Parma's Powers That Be are beginning to wonder why they never adopted a city charter. It might have saved the city millions of dollars. It might also have saved The Plain Dealer the barrel of ink it used to print a long, brutal -- and exceptionally good -- series about Parma cops plundering the city treasury.
Parma, you see, is the only city in Cuyahoga County that doesn't have a charter, which is kind of important for establishing stuff like "separation of power" and "checks and balances." Hence, the city council had no authority to veto the mayor's ill-fated choice for safety director, Robert Dybzinski, the lapdog who supervised officers earning six-figure salaries through shrewd abuse of sick pay and overtime. Even after the scandal broke, council could not make a proper whipping boy of Dybzinski.
Council complained each of the last several times the police department broke its budget, but Mayor Gerald Boldt never questioned his man. Dybzinski finally resigned last week, two days after the second PD story hit newsstands and a day after council threatened to combine the safety director's job with the service director's, a move that would have squeezed out Dybzinski.
The author of that threat, Councilman John Stover, has made a city charter the main plank in his mayoral platform. Slowly, it seems, the people of Parma are learning how to govern themselves.
This is an outrage!
State Representative Tim Grendell (R-Chester Township) is quickly becoming a contender for the Legislature's heavyweight trash-talking belt.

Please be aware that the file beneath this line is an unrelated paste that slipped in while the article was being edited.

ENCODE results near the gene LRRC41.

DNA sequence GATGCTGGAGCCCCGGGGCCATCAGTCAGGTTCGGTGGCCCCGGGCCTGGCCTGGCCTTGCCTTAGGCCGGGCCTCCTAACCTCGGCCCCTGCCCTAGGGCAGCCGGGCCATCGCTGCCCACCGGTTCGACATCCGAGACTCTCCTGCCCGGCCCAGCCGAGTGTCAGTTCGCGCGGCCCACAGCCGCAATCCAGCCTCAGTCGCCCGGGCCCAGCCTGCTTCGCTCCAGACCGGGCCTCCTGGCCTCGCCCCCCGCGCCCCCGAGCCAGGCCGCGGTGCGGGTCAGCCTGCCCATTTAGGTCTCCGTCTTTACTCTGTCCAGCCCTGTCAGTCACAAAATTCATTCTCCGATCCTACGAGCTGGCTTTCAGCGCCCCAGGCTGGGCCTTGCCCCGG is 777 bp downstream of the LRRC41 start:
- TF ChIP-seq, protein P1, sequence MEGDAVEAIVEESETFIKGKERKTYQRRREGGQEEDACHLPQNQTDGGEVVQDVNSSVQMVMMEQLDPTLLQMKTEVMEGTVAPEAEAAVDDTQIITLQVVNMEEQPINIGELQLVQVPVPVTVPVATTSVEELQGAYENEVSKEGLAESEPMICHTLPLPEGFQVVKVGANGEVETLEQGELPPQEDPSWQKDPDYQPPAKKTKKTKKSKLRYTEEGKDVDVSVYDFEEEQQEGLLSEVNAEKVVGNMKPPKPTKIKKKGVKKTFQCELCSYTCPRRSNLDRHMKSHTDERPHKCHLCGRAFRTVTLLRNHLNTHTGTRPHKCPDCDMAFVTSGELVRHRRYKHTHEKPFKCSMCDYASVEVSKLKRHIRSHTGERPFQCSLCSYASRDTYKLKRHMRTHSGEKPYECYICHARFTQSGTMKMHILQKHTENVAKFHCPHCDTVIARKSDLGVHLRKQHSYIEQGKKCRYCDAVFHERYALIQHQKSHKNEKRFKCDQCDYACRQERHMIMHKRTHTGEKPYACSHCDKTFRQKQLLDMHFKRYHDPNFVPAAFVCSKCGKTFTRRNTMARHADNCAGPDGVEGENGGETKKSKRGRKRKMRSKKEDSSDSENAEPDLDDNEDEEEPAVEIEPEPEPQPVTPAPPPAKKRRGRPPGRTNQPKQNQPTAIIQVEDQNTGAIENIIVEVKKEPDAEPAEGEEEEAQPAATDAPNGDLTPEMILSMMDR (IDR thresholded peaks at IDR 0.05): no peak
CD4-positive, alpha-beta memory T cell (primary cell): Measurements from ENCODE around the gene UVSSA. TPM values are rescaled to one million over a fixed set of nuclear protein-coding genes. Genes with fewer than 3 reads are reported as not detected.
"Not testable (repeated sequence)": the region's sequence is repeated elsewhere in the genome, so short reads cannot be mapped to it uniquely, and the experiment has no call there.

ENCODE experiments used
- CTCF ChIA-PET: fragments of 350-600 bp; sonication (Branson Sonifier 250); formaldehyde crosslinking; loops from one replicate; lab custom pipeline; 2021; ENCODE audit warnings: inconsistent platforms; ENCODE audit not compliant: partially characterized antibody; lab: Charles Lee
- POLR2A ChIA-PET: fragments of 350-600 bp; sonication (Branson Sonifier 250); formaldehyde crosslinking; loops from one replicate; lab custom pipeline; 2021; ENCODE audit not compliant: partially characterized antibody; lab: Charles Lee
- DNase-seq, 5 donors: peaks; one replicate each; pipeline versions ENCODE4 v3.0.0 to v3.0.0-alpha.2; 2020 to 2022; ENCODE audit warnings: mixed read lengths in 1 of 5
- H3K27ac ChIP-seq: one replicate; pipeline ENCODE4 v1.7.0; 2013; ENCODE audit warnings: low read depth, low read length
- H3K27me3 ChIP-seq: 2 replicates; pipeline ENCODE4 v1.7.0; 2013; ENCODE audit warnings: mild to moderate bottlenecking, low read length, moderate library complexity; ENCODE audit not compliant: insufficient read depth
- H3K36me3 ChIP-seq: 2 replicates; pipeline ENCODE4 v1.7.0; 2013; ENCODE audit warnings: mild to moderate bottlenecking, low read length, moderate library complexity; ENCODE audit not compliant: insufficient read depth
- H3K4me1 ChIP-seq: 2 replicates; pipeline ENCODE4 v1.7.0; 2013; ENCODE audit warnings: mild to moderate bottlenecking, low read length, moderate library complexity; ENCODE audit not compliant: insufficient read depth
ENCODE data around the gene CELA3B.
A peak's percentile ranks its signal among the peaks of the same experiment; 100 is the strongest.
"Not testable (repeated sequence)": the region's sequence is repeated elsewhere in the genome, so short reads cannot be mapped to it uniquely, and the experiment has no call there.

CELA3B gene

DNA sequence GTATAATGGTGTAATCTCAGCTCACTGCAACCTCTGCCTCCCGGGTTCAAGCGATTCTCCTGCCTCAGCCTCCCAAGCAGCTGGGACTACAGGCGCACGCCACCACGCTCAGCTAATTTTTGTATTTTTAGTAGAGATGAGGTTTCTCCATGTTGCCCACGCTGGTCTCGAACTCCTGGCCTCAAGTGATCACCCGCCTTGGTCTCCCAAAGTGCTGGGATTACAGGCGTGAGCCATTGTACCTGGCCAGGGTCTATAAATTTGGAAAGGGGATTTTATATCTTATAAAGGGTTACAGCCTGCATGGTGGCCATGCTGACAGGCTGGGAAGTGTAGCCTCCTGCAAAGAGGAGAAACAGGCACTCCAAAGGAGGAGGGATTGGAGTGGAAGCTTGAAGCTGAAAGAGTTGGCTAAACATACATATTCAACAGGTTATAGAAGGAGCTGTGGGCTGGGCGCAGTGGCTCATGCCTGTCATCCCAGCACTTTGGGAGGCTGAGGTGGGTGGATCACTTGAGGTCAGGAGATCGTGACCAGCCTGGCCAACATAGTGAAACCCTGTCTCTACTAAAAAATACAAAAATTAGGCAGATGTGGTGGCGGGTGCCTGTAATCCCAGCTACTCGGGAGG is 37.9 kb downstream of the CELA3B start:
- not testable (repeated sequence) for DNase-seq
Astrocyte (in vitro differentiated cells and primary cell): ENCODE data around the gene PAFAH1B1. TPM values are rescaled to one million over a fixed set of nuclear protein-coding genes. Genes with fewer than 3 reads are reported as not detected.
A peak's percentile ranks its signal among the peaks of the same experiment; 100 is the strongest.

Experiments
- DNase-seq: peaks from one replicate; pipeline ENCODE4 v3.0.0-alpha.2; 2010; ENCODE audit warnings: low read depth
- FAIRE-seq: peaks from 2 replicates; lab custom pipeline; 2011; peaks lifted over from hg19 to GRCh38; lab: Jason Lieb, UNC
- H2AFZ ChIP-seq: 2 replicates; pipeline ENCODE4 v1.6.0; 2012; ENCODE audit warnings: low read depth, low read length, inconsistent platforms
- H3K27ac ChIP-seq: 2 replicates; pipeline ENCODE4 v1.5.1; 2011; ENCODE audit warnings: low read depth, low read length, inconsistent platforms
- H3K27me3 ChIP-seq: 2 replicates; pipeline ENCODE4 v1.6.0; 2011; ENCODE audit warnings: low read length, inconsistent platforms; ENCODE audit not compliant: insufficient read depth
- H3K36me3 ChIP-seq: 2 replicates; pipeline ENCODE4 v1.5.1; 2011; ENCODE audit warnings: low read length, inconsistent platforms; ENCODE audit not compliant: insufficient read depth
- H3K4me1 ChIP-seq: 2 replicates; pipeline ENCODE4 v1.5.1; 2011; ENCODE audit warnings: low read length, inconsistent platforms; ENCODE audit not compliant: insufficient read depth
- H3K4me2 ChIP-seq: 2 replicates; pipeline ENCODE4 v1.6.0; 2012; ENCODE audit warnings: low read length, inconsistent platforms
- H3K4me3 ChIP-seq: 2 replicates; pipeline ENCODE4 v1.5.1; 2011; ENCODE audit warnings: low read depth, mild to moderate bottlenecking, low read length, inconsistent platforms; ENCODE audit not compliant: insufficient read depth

Last week, Grendell questioned the intelligence of Senator Mark Mallory (D-Cincinnati), noting, "He's the only reason I might support the OhioReads program."
With that, he left Democrats open to unleash some trash of their own, proving they're down with the people. And Grendell, whose politics are but slightly to the left of Mussolini's, makes a luscious target.
But in a letter to Speaker Larry Householder, Democrats meekly noted how they were "outraged" -- now that's a fresh line -- and whined that "we must comport ourselves with dignity as public representatives of the State of Ohio." The Jaws of Life were soon called to loosen their sphincter muscles.
Consider it reason No. 567 why Ohio has become a one-party state.
Protests that work
Dubya may have turned a deaf ear to war protesters, but the placards-and-slogans crowd seems to have found a receptive audience in office suppliers.
In November, environmental groups operating under The Paper Campaign successfully guilted Staples -- the country's largest office-supply company -- into using 30 percent recycled content in all paper products. Now organizers have trained their sights on Office Depot, No. 2 in the standings, and Shaker Heights-based OfficeMax, No. 3.
"Even when politicians don't care about their constituents, corporations still care about their consumers," says Orli Cotel, the campaign's organizer for Ohio. "They care about their brand image."
Last week, The Paper Campaign staged protests at OfficeMax stores in Cleveland Heights and Elyria. But the big show comes March 26, when it will picket some 50 locations nationwide.
OfficeMax spokesman Steve Baisden says the company is working with protesters to hammer out an agreement. "We recognize that they have some very valid points."
The Parma Police want you!